Not a day passes that Brett Bertelson doesn’t think about Tom Bearson.
The sophomore studying pre-pharmarcy met Bearson in 8th grade in Sartell, Minnesota, and the two grew together on the basketball court, through rap music and video games and came to North Dakota State as the only guys from their graduating class.
But four weeks into the fall 2014 semester, Bearson, an 18-year-old freshman majoring in nursing, was murdered. And Bertelson lost his best friend.
But not his memory of him.
“I am reminded (of Tom) every day just by walking (on) campus, walking by his hall, or seeing the same blue Ford Fusion drive by, every little thing,” Bertelson said. “There is not one day that goes by that I do not think about the horrible thing that happened to him.”
One year ago
Bearson left his Reed Hall room for the last time on a Friday night, Sept. 19, 2014.
The freshman was last seen alive leaving a house on the 800 block of 14th Street North at 3:40 a.m., Sept. 20, 2014.
His body was found three days later in the Larry’s RV parking lot in Moorhead, Minnesota, following a community-wide search involving local police, K-9 units and search boats after Bearson didn’t meet friends for a ride back to Sartell that Saturday.
The Ramsey County Medical Examiner’s Office ruled his cause of death as “homicidal violence.”
Now a year after Bearson’s death, the investigation into his murder continues, with Moorhead Police “still very much active in following leads and working this case,” said Moorhead Police Lt. Tory Jacobson.
“Even though we’re not in a position to say who are our suspects are or what a motive is, we know that this is a complete and thorough investigation with a lot of information,” he said.
Difficult and challenging
Despite the year in investigating Bearson’s murder, Jacobson said the case isn’t cold.
The investigation has “no timeline,” he said, and follows all leads and new information.
“We have a responsibility to look into all leads and put resources to the point where they are documented,” Jacobson said.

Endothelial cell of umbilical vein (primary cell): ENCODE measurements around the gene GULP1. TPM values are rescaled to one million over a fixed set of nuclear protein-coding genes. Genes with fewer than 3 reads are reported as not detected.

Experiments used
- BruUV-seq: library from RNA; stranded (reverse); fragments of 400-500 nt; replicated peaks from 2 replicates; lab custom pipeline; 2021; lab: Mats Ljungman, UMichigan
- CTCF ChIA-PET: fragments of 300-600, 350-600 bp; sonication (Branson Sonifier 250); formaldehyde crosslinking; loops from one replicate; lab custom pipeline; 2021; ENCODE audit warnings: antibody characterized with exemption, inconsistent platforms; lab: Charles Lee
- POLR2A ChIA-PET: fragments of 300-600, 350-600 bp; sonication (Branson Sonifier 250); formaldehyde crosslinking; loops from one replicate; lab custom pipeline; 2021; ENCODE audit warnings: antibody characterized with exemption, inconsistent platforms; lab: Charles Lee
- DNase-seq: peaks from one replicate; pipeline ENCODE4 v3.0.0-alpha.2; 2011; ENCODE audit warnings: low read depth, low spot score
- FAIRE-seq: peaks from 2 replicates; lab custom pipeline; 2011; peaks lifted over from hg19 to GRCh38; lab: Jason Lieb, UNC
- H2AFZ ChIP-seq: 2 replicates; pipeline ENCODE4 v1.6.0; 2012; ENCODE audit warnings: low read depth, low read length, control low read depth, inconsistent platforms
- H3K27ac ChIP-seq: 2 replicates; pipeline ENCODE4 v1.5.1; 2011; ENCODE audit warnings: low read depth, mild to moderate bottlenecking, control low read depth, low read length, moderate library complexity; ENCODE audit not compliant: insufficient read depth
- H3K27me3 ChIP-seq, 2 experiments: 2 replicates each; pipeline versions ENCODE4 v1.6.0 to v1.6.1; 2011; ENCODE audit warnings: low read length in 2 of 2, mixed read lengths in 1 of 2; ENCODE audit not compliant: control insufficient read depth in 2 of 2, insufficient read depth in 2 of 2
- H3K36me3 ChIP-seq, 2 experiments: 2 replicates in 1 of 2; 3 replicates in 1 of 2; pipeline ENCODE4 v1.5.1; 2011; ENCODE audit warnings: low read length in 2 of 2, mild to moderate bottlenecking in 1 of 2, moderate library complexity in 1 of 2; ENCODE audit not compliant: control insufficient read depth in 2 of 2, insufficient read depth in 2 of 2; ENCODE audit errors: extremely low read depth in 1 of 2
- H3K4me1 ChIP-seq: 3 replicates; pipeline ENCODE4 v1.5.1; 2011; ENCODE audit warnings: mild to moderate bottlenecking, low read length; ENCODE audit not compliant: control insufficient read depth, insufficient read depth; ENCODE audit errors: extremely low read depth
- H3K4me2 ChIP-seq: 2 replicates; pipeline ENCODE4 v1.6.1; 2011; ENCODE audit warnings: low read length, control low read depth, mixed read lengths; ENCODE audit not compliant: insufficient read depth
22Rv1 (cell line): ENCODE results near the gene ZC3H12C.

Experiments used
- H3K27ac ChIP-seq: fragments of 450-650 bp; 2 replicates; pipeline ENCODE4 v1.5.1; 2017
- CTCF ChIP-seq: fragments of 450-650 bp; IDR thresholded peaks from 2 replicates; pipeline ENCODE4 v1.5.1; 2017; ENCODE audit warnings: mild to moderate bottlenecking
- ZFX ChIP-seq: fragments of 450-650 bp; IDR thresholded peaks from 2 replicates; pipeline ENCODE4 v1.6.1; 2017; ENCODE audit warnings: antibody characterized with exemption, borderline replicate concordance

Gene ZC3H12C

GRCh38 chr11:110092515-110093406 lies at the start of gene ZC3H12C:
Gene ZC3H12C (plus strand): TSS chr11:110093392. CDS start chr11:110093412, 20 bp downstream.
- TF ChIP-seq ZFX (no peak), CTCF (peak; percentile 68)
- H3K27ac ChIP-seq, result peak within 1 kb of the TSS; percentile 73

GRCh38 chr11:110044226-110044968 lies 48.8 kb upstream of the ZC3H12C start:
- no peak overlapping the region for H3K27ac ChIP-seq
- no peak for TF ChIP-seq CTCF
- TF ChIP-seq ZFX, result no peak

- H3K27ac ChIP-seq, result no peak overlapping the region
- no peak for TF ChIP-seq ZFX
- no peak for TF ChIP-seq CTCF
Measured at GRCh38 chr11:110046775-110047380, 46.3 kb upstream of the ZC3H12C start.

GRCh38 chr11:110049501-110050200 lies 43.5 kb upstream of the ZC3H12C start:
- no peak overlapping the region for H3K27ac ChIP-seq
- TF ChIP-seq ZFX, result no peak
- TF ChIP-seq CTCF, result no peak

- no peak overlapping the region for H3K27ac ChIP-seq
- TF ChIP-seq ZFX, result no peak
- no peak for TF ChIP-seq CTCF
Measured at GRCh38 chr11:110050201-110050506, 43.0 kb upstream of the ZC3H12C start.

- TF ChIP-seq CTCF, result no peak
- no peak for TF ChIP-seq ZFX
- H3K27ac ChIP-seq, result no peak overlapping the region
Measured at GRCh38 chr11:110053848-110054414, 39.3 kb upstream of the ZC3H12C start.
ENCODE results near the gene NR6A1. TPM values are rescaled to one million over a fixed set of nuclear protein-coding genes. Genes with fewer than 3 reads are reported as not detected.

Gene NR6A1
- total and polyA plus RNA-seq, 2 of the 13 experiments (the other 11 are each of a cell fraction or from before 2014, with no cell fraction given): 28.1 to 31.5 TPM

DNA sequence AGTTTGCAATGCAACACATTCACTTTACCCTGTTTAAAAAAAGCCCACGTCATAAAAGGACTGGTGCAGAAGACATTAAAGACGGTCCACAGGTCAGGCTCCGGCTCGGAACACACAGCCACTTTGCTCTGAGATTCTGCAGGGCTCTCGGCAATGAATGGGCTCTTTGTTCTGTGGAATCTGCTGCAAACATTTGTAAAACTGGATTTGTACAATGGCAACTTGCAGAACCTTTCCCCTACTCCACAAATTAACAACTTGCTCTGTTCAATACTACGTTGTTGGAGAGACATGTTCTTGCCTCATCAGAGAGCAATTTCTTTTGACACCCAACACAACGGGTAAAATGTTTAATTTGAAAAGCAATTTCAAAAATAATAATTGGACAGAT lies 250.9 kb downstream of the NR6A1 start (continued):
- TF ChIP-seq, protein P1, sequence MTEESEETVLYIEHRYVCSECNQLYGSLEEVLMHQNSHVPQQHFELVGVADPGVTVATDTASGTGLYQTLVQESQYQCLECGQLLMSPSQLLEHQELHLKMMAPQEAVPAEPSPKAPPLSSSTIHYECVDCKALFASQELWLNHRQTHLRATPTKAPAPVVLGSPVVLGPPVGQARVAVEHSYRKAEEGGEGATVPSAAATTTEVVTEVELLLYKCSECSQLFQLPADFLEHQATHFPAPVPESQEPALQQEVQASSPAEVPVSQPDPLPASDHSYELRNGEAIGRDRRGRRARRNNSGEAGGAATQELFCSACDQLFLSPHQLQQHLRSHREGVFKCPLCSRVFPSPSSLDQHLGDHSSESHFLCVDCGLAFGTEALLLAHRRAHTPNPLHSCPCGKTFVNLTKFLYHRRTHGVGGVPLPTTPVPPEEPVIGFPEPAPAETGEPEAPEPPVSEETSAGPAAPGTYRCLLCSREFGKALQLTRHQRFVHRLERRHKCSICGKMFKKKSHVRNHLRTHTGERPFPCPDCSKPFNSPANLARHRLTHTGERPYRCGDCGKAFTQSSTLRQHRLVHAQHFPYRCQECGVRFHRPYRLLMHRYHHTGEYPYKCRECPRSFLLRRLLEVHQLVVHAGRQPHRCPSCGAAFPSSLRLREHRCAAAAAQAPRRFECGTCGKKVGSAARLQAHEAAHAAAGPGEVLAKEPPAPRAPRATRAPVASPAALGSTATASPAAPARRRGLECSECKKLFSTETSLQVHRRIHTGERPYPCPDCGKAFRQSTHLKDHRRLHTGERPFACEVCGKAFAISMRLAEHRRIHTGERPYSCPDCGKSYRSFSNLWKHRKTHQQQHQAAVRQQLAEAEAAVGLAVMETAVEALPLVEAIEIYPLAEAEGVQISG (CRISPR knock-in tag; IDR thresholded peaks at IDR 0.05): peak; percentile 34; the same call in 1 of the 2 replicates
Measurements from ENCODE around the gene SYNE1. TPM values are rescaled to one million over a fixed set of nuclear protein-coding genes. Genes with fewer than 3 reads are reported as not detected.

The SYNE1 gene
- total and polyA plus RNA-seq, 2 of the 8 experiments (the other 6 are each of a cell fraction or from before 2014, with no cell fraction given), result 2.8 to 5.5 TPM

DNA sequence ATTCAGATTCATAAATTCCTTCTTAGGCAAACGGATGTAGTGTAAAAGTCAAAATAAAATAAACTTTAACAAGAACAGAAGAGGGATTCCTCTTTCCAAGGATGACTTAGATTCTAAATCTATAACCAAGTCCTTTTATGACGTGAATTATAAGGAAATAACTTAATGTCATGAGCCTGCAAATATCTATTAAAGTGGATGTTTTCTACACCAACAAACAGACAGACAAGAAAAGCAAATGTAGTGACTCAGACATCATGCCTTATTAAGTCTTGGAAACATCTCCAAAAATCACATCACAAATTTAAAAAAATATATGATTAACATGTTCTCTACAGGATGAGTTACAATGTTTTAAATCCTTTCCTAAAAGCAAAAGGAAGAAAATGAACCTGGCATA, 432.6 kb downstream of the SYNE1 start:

In February, police disseminated video and photos of a car of interest seen near the parking lot where Bearson’s body was found.
The car was later identified and ruled out of the investigation.
Few details have been released about the investigation.
“We have not disclosed a lot of specific details,” Jacobson said. “We don’t want to jeopardize the case with details.”
The investigation took another turn in late July when two Fargo police officers, two Moorhead police officers, a local FBI agent and a Minnesota Bureau of Criminal Apprehension agent met with FBI behavioral analysts in West Virginia to discuss the case.
“They received the case file in advance, and this allowed our investigators to have uninterrupted brainstorming sessions as they reviewed the case,” Jacobson said.
The case, which Jacobson said has proven to be “difficult” and “challenging,” has been served by state and federal law enforcement, as well as many civilian experts, such as the Ramsey County Medical Examiner’s Office and BCA forensics.
The investigation may be a year old, Jacobson said, but “once we have the break in the case that we all look forward to, and we’re able to shine a light on our suspect, the information we have will allow a brighter light to shine.”
Greg Bearson, Tom’s father, said he “had an epiphany in April,” and founded the organization to “give back to the community.”
The organization is dedicated to funding scholarships, promoting campus safety and increasing basketball participation.
“Tom loved all sports,” Greg Bearson said, “but his true love was basketball. He played basketball all his life.”
The organization’s first event was held Aug. 22, an inaugural golf outing in Sartell.
“It was absolutely amazing,” Greg Bearson said. “There were over 300 people who volunteered, participated or were at the dinner. We had to turn people away.”
Bertelson said he had a great time participating in his buddy’s memory.
“Coping with his death is not easy because he was such a good friend, but with this foundation, it has been easier because something positive is coming from his passing,” he said.
Samantha Nelson, a sophomore in pharmaceutical sciences, said even though she wasn’t close to Bearson, she coped with his death by remembering him.
“I still have memories of him from school, mostly him making people laugh,” she said, “and I never really realized how much someone you may not even talk to often can have an impact on you.”
In the year since his passing, Nelson said the close-knit community of Sartell acknowledged the anniversary, placing flowers and little basketballs at his grave.
“We cope by supporting each other and keeping his memory alive,” she said, “and believing that justice will be brought for Tom.”
Bertelson said he continues to honor Bearson’ memory through wearing a hat and bracelets emblazoned with his name, and occasionally tweeting #JusticeForTom.
The hashtag, Bertelson said, isn’t “necessarily needed,” but “just something me and my friends do to get the word out.”
Spreading the word about Bearson’s disappearance a year ago with #FindTom, Bertelson said #JusticeForTom is also about raising awareness.
That and finding the person or people responsible for Bearson’s murder.
“It is a very sad situation, and I don’t think you can ever be prepared for something like this,” he said.
Greg Bearson said his family is “confident there will be a resolution,” and added he is “pleased” with the investigation.
His son, he said, “was a special gift.”
“He had a passion for life,” Greg Bearson said, “and a kind and giving soul.”